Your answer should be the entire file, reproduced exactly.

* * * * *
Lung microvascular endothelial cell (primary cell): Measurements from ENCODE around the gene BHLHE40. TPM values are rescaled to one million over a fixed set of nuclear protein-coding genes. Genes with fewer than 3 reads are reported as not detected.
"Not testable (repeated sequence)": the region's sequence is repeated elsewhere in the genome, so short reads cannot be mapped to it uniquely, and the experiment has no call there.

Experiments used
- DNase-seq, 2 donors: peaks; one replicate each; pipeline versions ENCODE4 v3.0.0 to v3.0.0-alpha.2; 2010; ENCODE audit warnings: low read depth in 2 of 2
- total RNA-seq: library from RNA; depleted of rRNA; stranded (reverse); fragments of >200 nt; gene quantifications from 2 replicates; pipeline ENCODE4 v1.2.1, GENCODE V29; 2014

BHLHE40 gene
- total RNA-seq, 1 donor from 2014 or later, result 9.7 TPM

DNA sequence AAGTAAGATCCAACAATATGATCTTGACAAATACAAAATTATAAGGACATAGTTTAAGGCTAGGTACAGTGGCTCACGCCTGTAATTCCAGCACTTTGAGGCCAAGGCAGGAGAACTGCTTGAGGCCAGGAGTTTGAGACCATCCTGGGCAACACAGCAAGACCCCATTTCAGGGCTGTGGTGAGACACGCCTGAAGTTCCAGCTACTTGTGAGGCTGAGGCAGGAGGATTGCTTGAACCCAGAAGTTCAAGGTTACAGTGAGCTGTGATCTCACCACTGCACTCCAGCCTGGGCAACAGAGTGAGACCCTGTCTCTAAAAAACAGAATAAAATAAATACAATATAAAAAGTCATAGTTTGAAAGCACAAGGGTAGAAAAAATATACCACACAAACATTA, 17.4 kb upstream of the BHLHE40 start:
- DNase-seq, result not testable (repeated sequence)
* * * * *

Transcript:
Lung microvascular endothelial cell (primary cell): Measurements from ENCODE around the gene BHLHE40. TPM values are rescaled to one million over a fixed set of nuclear protein-coding genes. Genes with fewer than 3 reads are reported as not detected.
"Not testable (repeated sequence)": the region's sequence is repeated elsewhere in the genome, so short reads cannot be mapped to it uniquely, and the experiment has no call there.

Experiments used
- DNase-seq, 2 donors: peaks; one replicate each; pipeline versions ENCODE4 v3.0.0 to v3.0.0-alpha.2; 2010; ENCODE audit warnings: low read depth in 2 of 2
- total RNA-seq: library from RNA; depleted of rRNA; stranded (reverse); fragments of >200 nt; gene quantifications from 2 replicates; pipeline ENCODE4 v1.2.1, GENCODE V29; 2014

BHLHE40 gene
- total RNA-seq, 1 donor from 2014 or later, result 9.7 TPM

DNA sequence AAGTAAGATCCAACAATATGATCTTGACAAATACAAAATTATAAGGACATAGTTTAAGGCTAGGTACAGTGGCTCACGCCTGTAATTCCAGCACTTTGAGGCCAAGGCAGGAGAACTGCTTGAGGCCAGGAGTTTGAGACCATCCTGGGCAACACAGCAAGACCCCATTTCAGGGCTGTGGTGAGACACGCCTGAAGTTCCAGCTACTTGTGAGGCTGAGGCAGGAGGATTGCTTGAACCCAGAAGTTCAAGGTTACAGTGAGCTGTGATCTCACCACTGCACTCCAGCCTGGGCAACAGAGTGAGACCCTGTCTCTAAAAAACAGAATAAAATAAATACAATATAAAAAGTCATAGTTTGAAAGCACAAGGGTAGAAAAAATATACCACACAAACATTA, 17.4 kb upstream of the BHLHE40 start:
- DNase-seq, result not testable (repeated sequence)